Patience vs. The Race To The Bottom


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The life of a reseller has its highs and lows, just like any other business experience. We know the thrill when we find multiple items at an insanely low price that we can sell for a high ROI (Return on Investment). We get all excited about finding 20 items for $2 that should sell for about $30 each. But then it happens… We send the items to Amazon and a few weeks later, the prices have dropped. Now, that same item is selling for $9.99?!?! What happened?

The race to the bottom. It’s one of the things that Amazon sellers fear the most. I first heard about this phenomenon from Chris Green, but many resellers talk about it. The race to the bottom is defined as the lowering of prices of products, sometimes very quickly, to a point where it no longer becomes profitable to sell.

There are many different reasons why the price of the product lowers so quickly. The main reason is that some resellers think they have to have the absolute lowest price in order to get the next sale. Most new Amazon resellers fall into this mindset. They see that the current low price of an item is $29.99, and so they think they need to price it at $29.98 in order to get the next sale. Then the next person drops it another penny, and on and on. If you’re an Amazon selling veteran, then you know that this can be foolish thinking.

The lowest price doesn’t guarantee you the next sale at all.  Buyer psychology is complicated, and there are a multitude of reasons why a buyer would choose a price other than the lowest. Maybe another seller has better feedback, maybe another seller has more feedback, maybe another seller has a more relatable storefront name, maybe another seller is closer to them (and therefore can get the item to them faster), and maybe another seller has the buy box and the buyer never even sees that there are lower prices available. Those  possibilities are just the tip of the iceberg of why a buyer might choose a price other than the lowest.

I understand that many resellers like to sell their items as fast as possible. It’s good to have items in your inventory that sell quickly, but to totally focus on getting the next sale is not as profitable in the long run as being patient. A healthy inventory consists of both items that sell quickly and those that sell slowly. On most items, I don’t mind waiting for those sellers involved in the race to the bottom to sell out. Yes, they might get a sale a little faster than me, but I will make more money. I don’t mind paying a few pennies of storage a month to get the price I want for that item.

Here is an example: Pictured below is a screenshot from the listing tool I use, FBA Power (Now called ScanPower). I took this screenshot on 1/17/12 as I was preparing to send 6 of these toys (Wow Wee Paper Jamz Drum Series II – Style 4) to FBA.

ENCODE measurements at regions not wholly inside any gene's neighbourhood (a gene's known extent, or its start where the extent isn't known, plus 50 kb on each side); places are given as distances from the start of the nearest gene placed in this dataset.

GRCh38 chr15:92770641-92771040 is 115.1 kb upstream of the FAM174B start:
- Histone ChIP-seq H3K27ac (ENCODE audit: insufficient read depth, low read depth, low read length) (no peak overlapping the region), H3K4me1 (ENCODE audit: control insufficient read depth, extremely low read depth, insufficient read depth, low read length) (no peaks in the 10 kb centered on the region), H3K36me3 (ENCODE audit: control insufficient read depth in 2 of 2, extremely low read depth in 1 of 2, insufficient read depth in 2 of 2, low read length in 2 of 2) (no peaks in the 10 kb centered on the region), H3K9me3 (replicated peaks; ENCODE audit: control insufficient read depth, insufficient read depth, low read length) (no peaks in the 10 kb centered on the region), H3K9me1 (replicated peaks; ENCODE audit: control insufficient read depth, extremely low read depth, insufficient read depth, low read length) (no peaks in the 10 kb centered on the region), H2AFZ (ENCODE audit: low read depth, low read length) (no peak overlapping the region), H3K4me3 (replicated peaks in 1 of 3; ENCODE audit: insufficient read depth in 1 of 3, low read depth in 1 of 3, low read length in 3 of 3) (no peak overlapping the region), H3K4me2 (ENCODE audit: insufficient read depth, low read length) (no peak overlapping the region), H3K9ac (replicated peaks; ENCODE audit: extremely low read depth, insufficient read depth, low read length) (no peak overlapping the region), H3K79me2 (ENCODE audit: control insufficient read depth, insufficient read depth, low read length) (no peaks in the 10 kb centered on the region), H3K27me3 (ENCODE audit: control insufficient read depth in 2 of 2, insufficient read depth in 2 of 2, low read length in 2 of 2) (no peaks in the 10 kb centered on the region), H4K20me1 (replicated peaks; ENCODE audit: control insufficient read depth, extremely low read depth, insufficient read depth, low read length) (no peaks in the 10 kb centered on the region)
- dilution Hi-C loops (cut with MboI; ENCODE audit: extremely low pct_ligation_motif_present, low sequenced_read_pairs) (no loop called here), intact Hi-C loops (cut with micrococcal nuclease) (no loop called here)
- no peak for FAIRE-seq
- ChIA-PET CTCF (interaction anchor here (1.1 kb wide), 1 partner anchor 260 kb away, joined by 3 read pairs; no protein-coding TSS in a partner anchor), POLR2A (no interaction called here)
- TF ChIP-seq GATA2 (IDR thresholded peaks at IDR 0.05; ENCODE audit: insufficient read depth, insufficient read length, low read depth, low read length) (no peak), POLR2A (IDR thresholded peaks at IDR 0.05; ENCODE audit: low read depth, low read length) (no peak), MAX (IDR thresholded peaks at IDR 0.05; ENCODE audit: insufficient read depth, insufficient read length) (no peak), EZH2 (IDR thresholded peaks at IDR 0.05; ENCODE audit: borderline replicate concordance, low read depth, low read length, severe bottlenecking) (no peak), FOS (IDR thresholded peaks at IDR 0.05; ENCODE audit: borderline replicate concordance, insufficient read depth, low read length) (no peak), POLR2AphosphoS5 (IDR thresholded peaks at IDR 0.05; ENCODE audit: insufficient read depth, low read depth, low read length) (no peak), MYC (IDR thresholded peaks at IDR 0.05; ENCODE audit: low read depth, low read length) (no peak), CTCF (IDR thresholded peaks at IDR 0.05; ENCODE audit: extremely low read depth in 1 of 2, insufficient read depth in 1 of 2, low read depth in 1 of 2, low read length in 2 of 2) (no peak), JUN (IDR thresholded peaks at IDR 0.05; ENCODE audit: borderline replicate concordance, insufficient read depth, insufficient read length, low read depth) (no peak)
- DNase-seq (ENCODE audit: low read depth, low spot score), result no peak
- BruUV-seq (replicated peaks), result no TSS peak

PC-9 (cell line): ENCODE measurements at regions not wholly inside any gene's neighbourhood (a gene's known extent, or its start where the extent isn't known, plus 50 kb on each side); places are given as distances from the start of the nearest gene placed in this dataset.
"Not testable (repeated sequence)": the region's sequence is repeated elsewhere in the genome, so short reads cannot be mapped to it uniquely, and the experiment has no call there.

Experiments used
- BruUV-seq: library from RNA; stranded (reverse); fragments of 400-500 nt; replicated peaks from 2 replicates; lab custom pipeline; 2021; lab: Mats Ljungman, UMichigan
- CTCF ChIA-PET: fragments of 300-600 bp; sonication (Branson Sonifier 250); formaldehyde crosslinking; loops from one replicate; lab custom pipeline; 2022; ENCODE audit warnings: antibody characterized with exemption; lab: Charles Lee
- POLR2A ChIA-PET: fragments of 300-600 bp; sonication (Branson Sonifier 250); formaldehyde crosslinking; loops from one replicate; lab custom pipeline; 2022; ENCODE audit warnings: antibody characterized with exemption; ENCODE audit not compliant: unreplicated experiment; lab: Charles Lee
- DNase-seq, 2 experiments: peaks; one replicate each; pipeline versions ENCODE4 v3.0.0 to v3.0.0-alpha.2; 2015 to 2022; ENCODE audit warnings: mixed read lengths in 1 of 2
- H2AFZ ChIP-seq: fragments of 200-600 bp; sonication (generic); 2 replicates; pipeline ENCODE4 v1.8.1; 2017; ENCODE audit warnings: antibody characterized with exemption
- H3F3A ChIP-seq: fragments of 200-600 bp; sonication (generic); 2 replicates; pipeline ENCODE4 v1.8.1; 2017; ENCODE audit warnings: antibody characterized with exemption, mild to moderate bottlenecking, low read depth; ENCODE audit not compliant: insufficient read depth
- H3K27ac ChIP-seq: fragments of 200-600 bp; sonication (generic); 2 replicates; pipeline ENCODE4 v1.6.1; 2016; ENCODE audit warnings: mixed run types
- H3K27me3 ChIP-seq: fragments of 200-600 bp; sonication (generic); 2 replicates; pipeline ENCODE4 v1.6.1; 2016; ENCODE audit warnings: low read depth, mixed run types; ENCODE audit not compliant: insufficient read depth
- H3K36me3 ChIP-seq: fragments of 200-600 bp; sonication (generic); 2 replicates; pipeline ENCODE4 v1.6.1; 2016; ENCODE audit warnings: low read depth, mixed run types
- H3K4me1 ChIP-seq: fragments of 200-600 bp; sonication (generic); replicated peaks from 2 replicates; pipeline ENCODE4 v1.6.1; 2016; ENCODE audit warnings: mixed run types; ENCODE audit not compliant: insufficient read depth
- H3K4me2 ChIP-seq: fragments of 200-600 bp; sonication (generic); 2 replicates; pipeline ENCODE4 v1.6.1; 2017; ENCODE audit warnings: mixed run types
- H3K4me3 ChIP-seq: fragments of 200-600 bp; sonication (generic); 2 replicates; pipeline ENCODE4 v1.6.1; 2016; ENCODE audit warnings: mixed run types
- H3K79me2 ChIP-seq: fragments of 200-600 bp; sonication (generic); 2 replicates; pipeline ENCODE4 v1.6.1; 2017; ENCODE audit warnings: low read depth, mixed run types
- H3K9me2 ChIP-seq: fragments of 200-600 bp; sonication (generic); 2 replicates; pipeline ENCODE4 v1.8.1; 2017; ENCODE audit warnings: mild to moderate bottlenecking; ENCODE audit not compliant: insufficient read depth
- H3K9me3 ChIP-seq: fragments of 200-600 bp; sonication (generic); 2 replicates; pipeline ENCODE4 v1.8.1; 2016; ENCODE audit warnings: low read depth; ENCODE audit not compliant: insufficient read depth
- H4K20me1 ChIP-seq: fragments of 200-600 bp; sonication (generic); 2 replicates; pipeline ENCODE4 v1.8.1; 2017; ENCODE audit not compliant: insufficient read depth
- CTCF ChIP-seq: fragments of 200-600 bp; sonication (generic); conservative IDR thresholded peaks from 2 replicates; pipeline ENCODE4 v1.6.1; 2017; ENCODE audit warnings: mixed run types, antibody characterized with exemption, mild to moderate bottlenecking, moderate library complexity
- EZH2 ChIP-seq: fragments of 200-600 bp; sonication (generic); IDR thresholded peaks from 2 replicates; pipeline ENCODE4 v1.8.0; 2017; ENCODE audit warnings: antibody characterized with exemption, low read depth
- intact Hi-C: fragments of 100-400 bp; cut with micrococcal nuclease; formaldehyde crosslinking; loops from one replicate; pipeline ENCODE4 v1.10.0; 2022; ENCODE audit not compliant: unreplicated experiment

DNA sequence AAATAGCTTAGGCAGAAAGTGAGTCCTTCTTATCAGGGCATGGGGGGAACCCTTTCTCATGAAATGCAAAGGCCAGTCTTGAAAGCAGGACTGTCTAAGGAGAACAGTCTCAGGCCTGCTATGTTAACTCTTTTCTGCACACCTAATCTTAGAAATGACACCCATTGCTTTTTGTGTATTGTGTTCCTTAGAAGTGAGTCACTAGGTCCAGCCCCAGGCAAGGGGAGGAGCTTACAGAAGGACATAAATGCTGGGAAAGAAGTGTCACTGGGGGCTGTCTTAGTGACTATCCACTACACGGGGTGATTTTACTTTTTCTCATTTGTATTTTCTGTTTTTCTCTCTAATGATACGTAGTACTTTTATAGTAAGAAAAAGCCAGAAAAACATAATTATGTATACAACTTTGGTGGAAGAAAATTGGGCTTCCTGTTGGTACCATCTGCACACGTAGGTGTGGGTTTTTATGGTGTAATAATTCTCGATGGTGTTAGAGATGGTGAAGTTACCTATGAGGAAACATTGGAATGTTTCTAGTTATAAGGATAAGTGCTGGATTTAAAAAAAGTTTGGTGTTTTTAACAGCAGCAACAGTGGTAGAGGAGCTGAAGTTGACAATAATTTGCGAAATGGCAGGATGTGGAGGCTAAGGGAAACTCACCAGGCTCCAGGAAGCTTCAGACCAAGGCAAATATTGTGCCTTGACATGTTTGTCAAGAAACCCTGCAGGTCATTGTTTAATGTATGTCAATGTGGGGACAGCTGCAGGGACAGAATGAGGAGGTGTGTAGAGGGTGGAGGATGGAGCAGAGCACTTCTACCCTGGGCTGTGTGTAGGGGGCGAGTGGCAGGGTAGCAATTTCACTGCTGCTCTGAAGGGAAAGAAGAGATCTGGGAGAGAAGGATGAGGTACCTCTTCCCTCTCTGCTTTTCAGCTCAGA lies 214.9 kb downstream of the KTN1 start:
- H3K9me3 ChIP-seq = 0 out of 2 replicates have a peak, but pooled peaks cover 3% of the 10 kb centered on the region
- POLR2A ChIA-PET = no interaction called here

Screen shot 2012-01-17

You can easily see how each of these resellers were trying to race to the bottom in an attempt to get the next sale. According to CamelCamelCamel, the price of the toy got all the way down to $4.99 just 7 months later. 6304_PJ_Drum_front_2010Now, most resellers would freak out and drop their price too, thinking that they need to get rid of this toy as soon as possible… But often patience brings profits. I priced the 6 toys I was sending to FBA at $29.99 and they all sold that November and December. I was fine with paying a few pennies a month for storage and waiting for the higher prices to return. (The current low FBA price of that toy is $41.29, even higher than when mine sold.) Does this happen all of the time? No… but it does happen most of the time.

This scenario happens over and over again with products I sell. Sometimes the higher price returns much faster than the scenario above. For example, I bought about fifteen Discovery Kids Ice Cream Makers two months ago. I bought them for about $5 and knew143131291_400x400 I could sell them for $19.99. Just after the ice cream makers made it to FBA, the price dropped down to about $10 and continued to lower to under $4. I did not panic and decided to wait. Sure enough, this week, they started to sell at $19.99 (and that’s not even the lowest price, currently). I’ve sold two this week and expect the others to sell soon.

If you notice that the price of an item you sell is lowered dramatically, don’t worry. Be patient and wait it out. The lower prices will sell out and you can wait for your item to sell at the price you want. I know that being patient is hard, but if you think about it, you’re actually getting paid to be patient. Yes, sometimes the prices don’t come back up the way you would like, but more often than not, they do. The only time I ever lower my price drastically is if I have multiple items that would be subject to a long term storage fee. Other than that, I usually sit on my price and wait for my buyer to come.

What about you? When do you decide to lower prices? Have you ever been caught up in the race to the bottom? I have in the past, but have learned the lessons that patience teaches me. What do you think about when you see other people selling at a lower price than you? Let us know what works best for you.

47 responses to “Patience vs. The Race To The Bottom

  1. Good stuff! I have a couple of comments. One of the other bad things that can happen is that Amazon sometimes jumps into the market and lowers the price themselves. That has happened to me a few times, and I still won’t lower my price because even Amazon runs out of stock! When they do, the price returns to “normal,” or what I am wanting to sell mine at, until Amazon gets more stock in anyway. The waiting game isn’t fun, but it often works.